The last of my “Painting a Day” paintings.

The_Artist_and_His_MotherAn Artist and His Mother, by Arshile Gorky.

I have been posting a painting a day over at Live Journal.  I haven’t been up to writing a poem a day this year. If you click on the link you will see my version of An Artist and His Mother.

I watched “Without Gorky” last night.  I really should have been sleeping.  I was exhausted.  It was about Arshile Gorky, to quote the TVO website:

Renowned abstract expressionist painter Arshile Gorky is at the center of this film by his grandaughter Cosima Spender. Without Gorky is a personal journey into a powerful family tragedy. At the centre of the film are the conversations between the director, Cosima, and her grandmother, Mougouch. The whole family has been shaped by the legacy left by Cosima’s grandfather: Arshile Gorky. His suicide in 1948 still echoes and disturbs the family. Gorky was an elusive character who escaped the Armenian genocide and reinvented himself as a romantic artist in New York in the 30s. Gorky struggled until he found in Mougouch the emotional support he needed to flourish. Their relationship was passionate and inspiring, however, the pressure of children and poverty soon put a strain on them. In 1947 he was struck by a series of tragedies that led to his suicide. This film takes you through the pain and courage of the family, coming to an emotional climax in Gorky’s birthplace: Lake Van, former Armenia.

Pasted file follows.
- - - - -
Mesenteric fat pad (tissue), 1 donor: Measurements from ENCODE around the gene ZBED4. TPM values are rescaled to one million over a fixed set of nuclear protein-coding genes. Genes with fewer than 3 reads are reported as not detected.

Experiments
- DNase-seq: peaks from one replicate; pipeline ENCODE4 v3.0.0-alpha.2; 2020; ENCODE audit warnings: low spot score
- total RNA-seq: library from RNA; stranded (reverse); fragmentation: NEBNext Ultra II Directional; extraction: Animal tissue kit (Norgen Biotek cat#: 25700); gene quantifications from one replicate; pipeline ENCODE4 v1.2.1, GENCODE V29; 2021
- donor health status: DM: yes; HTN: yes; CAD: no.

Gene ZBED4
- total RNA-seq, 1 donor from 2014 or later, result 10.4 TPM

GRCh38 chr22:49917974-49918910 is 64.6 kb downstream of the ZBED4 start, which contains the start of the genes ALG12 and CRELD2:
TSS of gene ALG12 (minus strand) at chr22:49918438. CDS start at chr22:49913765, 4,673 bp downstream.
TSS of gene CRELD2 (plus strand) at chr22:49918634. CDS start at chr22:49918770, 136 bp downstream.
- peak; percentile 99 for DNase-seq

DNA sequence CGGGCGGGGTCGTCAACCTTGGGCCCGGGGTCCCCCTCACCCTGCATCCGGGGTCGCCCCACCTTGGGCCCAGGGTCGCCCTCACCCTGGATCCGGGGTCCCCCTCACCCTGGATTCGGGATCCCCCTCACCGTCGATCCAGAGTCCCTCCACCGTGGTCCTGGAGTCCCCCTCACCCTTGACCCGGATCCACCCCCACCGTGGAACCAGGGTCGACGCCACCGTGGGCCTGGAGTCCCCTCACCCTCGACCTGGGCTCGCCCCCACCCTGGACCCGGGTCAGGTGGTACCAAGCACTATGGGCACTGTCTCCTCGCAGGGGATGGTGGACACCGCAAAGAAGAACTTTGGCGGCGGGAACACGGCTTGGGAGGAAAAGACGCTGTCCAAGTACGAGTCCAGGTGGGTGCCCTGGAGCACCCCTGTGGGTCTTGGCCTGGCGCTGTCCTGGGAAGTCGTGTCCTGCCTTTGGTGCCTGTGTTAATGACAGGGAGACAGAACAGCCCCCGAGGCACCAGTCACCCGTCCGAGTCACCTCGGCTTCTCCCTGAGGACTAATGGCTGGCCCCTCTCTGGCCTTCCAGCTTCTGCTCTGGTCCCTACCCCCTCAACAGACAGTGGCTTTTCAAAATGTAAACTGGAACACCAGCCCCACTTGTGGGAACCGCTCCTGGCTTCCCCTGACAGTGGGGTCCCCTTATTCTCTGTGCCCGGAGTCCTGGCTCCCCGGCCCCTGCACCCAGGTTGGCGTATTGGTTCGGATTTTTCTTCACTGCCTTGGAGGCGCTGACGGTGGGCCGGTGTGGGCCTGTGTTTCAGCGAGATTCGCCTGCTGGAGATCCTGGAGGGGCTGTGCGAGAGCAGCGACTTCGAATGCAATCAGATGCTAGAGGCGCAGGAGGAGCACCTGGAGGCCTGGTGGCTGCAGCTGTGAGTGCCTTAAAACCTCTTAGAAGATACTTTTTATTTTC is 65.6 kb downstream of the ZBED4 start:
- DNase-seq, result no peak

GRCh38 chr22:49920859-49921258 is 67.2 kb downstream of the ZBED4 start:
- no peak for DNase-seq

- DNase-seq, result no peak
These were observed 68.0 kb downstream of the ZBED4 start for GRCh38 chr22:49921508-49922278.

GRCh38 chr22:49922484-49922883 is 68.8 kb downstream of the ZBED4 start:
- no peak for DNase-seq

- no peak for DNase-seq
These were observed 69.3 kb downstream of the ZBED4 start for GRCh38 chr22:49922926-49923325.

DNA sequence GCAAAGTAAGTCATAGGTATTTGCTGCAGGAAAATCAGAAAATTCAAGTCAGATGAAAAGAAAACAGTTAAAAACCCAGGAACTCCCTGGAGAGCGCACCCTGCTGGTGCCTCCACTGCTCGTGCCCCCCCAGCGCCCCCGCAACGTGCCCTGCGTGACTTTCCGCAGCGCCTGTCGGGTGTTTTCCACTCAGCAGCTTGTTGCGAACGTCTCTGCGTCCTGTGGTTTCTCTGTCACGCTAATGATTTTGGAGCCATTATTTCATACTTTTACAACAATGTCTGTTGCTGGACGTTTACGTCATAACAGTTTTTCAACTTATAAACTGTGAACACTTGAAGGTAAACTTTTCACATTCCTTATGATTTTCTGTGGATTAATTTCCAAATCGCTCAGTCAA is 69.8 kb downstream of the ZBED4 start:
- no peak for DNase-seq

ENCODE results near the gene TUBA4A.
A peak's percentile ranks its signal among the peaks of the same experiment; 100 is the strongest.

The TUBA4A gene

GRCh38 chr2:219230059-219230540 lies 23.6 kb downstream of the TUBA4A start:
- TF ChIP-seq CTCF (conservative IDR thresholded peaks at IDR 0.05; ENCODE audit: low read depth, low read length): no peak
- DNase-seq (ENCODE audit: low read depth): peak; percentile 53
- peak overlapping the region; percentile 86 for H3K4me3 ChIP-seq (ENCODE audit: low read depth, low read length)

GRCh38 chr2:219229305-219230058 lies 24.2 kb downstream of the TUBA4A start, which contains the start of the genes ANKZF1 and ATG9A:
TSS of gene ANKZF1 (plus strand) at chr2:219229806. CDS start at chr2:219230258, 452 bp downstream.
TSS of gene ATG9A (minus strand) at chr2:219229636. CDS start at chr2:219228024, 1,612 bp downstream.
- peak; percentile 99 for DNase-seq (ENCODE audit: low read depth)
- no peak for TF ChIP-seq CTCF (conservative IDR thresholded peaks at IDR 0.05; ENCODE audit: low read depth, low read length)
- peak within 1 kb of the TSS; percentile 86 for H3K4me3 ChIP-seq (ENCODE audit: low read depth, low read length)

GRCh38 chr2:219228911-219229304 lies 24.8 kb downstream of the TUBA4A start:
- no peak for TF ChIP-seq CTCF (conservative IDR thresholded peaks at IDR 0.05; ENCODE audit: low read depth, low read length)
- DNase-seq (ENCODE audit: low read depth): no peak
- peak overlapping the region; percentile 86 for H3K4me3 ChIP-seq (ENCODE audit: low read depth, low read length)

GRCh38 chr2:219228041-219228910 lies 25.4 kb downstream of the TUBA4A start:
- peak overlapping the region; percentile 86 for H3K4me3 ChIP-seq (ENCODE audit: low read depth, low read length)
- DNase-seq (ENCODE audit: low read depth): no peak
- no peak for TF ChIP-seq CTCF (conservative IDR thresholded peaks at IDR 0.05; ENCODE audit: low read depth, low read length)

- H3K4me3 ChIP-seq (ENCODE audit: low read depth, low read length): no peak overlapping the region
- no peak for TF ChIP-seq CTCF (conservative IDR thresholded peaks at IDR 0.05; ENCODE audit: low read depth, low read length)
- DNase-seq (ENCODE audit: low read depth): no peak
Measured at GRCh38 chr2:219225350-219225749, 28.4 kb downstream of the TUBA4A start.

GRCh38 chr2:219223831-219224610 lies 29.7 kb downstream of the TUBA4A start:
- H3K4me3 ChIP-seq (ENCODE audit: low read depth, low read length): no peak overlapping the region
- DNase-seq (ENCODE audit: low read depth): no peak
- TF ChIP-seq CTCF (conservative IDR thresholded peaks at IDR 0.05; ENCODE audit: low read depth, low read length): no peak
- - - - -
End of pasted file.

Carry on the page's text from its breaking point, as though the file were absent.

Many things in life are sad but the saddest are the things that make it impossible for us to harvest the wealth of joy that is always springing up.  Life is very determined and essentially optimistic.  It is perhaps maddeningly so because we commit to so much that we are often broken by disappointment.

I loved that his daughter talked about wanting to paint when she watched him paint as a little girl, all while painting and talking to her daughter, Cosima, the films director, who narrates. For the brief time my father painted I remember wanting desperately to paint. Gorky at least let her paint on the back of his canvas!  My son is an artist. We haven’t talked about how he felt about me painting.  I didn’t do much when he was growing up.  I was too busy!

2 thoughts on “The last of my “Painting a Day” paintings.

  1. I watched it as well! Your description of it is spot-on. I think you’re also spot-on in saying the saddest things are those “that make it impossible for us to harvest the wealth of joy that is always springing up” — but then, because it is always spring up, we always have another opportunity to notice good moments, however small, and harvest their joy. My cat at this very moment is harvesting joy — he is exactly aligned with the diagonal band of sunlight slicing across the patio-door carpet!

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